It is a known fact that music and film go hand-in-hand. The utilisation of music within a scene, be it the official score, soundtrack or incidental, can underpin the emotions or the mood of the scene. That being said, here are some top picks where the music makes the scene.
The Lovely Bones: ‘Alice’ by Cocteau Twins
In this adaptation of Alice Sebold’s best seller The Lovely Bones (2009), protagonist Susie Salmon after being murdered, watches over her family from the ‘in-between’ as they try to surmount their loss and find her killer. Peter Jackson’s fantasy motif establishes Susie’s personal heaven, with this scene illustrating Susie’s innocence and gaiety even in the afterlife. But it is the use of Alice by the Cocteau Twins which also conveys the tragedy of her death. Elizabeth Fraser’s vocals, famously described as celestial, beautifully confront the reality of Susie’s cruel separation from her family. Nevertheless, both the scene and choice of song allow us tosee that Susie’s connection with her father is so resilient that it transcends the physical realm.
Her: ‘Photograph’ by Arcade Fire and Owen Pallett
Her (2013), directed by Spike Jonze, explores the relationship (pun intended) between humans and technology and this scene in particular distils this core concept in the most fragile and sentimental way. Photograph, composed by Arcade Fire and Owen Pallett, is reminiscent of Erik Satie and induces the nostalgia sometimes felt when looking at a photograph. Produced specifically for the film score, Photograph, combined with the visually stunning sequence and red colour palette creates a scene nothing short of memorable.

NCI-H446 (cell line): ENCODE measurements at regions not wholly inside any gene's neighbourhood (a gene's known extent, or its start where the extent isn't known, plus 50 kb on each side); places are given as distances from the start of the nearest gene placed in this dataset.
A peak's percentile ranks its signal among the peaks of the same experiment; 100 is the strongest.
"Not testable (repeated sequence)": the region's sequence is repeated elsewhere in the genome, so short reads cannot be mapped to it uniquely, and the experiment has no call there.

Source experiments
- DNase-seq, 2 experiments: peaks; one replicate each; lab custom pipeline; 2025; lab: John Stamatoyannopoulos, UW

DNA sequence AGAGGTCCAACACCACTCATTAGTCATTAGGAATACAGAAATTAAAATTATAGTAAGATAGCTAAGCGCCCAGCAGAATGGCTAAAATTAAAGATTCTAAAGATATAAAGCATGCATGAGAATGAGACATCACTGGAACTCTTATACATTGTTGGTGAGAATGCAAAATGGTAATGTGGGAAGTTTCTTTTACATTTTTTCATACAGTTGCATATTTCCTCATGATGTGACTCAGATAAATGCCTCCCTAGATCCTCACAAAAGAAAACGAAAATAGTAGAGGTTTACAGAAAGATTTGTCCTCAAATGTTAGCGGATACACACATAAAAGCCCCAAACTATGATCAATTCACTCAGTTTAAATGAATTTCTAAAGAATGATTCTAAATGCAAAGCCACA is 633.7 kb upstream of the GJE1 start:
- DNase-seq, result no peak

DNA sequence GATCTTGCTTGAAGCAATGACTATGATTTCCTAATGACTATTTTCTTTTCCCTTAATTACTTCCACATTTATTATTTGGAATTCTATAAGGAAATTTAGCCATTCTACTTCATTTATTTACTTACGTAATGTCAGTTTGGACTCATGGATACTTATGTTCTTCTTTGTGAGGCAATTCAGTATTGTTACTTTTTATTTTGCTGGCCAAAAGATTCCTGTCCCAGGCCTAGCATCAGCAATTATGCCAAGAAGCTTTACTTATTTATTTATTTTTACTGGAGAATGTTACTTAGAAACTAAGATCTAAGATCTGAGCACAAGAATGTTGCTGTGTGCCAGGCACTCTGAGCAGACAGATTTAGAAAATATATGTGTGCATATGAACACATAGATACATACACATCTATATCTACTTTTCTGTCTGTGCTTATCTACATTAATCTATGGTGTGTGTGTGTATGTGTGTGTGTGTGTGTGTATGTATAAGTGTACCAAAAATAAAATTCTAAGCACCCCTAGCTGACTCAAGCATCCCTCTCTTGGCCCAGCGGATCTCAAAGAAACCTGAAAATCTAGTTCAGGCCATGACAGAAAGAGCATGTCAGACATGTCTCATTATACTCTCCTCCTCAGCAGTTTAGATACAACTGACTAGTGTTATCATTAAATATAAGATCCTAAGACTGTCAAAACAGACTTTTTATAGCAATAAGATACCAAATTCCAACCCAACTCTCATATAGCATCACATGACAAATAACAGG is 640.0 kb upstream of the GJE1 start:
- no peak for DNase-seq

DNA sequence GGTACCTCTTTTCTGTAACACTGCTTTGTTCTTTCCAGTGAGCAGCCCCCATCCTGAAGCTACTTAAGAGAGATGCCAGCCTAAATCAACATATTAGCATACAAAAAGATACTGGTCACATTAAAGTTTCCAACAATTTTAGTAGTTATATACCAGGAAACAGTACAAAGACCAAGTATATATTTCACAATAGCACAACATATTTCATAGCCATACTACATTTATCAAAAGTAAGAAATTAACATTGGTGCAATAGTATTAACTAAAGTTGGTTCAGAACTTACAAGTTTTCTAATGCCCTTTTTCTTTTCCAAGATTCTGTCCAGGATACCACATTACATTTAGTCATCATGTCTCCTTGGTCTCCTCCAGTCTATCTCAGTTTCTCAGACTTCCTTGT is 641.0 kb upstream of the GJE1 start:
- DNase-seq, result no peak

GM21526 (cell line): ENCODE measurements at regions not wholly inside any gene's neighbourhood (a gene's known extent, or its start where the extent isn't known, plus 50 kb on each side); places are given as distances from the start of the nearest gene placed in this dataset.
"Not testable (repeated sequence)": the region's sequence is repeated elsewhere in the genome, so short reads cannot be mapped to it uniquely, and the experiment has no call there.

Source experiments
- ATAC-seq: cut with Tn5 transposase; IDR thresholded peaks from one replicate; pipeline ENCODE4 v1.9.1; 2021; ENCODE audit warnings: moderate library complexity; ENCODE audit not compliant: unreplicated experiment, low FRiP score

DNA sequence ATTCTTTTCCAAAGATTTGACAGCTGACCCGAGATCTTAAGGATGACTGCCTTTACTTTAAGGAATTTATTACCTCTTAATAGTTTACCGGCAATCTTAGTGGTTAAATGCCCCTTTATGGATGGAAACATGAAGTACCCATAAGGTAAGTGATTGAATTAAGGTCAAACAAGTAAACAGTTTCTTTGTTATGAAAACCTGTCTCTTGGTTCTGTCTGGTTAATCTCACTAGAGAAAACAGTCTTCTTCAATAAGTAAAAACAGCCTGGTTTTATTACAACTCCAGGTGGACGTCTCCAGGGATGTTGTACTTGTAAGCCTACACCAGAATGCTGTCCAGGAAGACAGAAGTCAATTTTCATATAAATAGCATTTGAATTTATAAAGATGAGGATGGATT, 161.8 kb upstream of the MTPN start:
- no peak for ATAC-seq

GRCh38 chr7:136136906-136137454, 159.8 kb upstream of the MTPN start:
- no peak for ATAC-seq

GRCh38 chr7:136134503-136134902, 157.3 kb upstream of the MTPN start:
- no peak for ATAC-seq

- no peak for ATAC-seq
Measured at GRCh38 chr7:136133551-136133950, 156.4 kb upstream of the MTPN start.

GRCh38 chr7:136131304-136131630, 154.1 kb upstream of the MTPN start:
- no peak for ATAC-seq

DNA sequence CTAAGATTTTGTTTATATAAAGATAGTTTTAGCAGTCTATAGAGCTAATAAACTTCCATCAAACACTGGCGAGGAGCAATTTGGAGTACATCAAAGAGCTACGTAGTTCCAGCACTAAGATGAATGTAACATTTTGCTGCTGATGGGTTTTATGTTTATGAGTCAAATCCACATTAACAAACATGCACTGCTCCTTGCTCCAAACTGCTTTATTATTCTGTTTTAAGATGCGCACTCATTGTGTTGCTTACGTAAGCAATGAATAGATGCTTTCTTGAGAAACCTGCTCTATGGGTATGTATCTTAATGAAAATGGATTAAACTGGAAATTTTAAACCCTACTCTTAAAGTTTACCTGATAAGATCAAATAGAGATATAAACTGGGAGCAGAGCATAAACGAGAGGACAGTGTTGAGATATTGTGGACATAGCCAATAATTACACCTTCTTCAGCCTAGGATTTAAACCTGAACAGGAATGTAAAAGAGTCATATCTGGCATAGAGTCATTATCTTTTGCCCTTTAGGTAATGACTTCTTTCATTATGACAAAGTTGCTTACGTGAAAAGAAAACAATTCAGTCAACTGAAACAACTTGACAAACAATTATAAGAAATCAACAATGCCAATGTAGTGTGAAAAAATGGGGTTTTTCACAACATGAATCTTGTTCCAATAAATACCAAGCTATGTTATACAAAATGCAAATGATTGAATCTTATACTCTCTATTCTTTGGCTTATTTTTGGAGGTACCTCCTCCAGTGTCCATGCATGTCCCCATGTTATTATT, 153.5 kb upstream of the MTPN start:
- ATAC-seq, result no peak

Rushmore: ‘Ooh La La’ by Faces
Folk rock classic Ooh La La by Faces, to many, will be inextricably associated with the final shot of Rushmore (1998). Simple but effective is something Wes Anderson does well and this is evident during the closing scene as Max Fischer and Miss Cross share a final dance in slow motion, to the allegorical ballad by the English rock ensemble. As the curtains close, Ronnie Wood exclaims during the chorus: “I wish that I knew what I know now / When I was younger”, lucidly suggesting that this is a glimpse into the beginning of adulthood for Max Fischer.
Dr Strangelove: ‘We’ll Meet Again’ by Vera Lynn
The incongruity between music and scene is what makes the ending sequence of Stanley Kubrick’s 1964 dark comedy Dr Strangelove unforgettable. We’ll Meet Again by Vera Lynn, a song made popular during the Second World War and the Cold War, plays throughout a montage of nuclear explosions. Lynn croons during the disturbing yet hypnotic sequence and all together this unites the elements of irony, cynicism and tragedy present in the film.